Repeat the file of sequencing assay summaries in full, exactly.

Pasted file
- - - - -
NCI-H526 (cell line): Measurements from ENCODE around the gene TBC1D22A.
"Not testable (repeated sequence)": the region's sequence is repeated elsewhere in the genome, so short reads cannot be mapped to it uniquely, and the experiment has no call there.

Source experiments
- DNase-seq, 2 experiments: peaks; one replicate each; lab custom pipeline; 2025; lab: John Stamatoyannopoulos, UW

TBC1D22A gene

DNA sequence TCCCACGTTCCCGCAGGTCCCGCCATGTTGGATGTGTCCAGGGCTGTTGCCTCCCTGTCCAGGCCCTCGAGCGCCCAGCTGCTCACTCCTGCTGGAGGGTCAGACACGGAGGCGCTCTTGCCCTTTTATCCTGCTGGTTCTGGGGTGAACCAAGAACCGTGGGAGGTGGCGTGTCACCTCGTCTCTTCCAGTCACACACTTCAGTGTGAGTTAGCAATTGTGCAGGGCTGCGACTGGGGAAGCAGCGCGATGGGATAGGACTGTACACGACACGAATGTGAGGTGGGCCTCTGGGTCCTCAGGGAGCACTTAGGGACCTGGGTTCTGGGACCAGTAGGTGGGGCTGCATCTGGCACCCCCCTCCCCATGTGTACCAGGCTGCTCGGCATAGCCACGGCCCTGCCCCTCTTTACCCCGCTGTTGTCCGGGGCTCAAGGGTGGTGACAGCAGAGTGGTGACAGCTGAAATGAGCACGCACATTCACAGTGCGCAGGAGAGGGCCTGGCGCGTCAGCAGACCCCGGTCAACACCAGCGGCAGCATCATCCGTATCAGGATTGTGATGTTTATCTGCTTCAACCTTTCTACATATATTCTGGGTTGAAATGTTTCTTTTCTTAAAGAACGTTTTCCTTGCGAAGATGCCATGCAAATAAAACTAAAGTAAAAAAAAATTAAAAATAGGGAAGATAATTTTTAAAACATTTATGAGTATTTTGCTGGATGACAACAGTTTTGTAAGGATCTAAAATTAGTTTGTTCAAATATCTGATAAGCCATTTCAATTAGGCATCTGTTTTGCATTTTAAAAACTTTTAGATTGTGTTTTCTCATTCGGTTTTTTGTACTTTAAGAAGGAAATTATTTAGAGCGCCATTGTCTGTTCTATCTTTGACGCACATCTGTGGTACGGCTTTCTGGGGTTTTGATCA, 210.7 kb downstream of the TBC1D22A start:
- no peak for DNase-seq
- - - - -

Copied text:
NCI-H526 (cell line): Measurements from ENCODE around the gene TBC1D22A.
"Not testable (repeated sequence)": the region's sequence is repeated elsewhere in the genome, so short reads cannot be mapped to it uniquely, and the experiment has no call there.

Source experiments
- DNase-seq, 2 experiments: peaks; one replicate each; lab custom pipeline; 2025; lab: John Stamatoyannopoulos, UW

TBC1D22A gene

DNA sequence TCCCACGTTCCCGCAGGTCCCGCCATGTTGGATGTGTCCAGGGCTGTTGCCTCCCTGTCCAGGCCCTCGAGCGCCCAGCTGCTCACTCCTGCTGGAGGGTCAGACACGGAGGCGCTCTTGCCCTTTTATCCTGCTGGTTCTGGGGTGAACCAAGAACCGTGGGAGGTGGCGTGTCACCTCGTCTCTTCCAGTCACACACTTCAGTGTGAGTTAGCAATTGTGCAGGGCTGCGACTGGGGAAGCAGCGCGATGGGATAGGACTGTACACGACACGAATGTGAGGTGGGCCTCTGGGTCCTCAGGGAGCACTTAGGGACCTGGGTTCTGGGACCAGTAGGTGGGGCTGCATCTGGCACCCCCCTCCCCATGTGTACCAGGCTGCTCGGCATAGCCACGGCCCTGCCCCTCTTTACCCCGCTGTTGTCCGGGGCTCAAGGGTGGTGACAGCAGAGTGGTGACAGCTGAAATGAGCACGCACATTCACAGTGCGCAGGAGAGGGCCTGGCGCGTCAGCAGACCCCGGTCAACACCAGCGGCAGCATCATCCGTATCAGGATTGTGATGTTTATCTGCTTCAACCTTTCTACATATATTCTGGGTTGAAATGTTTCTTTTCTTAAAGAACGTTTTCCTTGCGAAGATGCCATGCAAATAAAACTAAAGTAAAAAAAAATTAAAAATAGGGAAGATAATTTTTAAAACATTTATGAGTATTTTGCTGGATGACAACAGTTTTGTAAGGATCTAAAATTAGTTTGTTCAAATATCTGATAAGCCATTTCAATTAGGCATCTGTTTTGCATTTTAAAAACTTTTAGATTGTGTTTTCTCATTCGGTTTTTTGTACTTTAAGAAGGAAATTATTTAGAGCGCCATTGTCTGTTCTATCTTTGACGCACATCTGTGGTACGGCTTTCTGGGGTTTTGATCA, 210.7 kb downstream of the TBC1D22A start:
- no peak for DNase-seq